pax hominibus,
agape to all,

*Here is the text of the email that linked to the ad:

If the jobs of the future are in wind and solar, where will those jobs be located? Unless we act quickly, this picture shows the answer:

Massive wind farm in China

By the end of the year, China will be the world's leading manufacturer of wind turbines.1 The U.S. government's investment in wind is tiny compared to China's, and that means American workers are missing out on millions of new jobs.

All that could change: In two weeks, there's a vote on President Obama's plan for a new energy economy. But key Democrats are wavering in the face of a flurry of Big Oil ads claiming America can't afford clean energy.

We're ready to counter with a new TV ad about all the great manufacturing jobs we could create by building clean energy tech. That's the message that'll convince Congress, but we need to raise $100,000 to put it on the air this week—can you chip in $50 to help out?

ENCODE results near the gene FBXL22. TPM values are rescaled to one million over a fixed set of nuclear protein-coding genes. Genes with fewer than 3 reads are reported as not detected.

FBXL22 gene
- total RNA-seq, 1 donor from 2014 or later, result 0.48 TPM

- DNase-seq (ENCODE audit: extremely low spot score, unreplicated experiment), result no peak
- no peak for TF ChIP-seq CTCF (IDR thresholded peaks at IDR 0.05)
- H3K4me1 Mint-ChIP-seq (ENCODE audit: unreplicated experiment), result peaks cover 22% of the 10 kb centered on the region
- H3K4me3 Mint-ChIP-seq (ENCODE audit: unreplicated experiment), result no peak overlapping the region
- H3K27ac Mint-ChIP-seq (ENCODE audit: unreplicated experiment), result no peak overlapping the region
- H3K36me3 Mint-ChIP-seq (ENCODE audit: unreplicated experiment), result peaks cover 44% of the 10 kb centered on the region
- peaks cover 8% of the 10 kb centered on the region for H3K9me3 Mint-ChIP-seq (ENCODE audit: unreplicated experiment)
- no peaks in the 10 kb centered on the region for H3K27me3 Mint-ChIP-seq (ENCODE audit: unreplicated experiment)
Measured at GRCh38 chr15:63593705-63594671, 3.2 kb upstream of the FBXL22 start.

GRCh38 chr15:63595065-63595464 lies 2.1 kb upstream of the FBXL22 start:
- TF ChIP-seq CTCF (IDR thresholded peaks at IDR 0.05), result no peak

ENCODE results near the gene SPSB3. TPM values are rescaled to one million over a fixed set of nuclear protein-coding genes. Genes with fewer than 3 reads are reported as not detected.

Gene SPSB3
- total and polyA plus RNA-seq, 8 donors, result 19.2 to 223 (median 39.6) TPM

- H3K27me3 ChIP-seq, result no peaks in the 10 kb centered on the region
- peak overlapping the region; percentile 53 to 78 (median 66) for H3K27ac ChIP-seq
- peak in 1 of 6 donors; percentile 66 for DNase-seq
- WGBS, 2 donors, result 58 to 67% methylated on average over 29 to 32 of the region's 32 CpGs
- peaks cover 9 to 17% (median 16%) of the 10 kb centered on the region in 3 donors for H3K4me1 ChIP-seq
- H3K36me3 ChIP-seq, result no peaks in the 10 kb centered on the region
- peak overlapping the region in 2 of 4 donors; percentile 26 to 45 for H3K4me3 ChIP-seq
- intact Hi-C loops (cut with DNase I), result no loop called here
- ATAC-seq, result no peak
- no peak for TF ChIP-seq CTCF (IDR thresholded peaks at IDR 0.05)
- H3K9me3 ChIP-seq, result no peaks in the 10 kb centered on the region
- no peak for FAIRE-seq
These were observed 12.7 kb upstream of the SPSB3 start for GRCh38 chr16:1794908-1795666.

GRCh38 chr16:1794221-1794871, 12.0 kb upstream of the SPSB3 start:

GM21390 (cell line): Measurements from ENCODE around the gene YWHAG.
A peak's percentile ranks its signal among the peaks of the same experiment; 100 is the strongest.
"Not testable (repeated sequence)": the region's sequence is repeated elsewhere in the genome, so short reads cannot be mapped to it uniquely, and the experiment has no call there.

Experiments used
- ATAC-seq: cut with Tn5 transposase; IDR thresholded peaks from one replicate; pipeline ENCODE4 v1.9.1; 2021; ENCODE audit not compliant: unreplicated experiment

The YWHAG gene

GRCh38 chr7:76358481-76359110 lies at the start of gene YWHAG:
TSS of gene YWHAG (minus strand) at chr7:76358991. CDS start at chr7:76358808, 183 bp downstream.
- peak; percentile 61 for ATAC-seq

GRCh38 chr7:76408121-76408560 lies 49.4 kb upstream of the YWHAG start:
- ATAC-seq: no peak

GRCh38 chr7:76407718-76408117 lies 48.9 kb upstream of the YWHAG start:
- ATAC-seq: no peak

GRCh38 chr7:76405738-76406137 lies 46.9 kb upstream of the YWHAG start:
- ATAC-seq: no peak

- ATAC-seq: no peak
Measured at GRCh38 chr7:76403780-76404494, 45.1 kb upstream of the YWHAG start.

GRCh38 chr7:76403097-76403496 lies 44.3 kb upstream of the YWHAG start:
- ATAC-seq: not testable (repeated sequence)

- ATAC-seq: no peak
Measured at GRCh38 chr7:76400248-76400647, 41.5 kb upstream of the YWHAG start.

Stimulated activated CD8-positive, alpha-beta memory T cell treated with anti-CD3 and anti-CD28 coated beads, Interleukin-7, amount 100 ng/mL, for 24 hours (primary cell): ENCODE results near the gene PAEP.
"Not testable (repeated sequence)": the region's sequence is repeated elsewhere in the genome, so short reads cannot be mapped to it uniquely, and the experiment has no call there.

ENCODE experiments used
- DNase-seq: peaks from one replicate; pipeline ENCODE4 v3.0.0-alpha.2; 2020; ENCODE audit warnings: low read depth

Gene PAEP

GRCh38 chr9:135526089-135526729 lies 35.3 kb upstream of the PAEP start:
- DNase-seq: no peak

If we don't pass this bill, we'll lose our chance to create millions of good, green jobs for laid-off workers. We'll lose our chance to give our kids a vibrant economy. And we'll lose our chance to pay down our national debt.

U.S. investment in wind power lags far behind, but when it comes to solar power, the story is even more infuriating: In the 1990s, the U.S. actually led the world in solar cell manufacturing. But in the Bush-Cheney years, China, Japan, and Europe all zoomed ahead of us in solar production.

We can catch up, but only if we start quickly.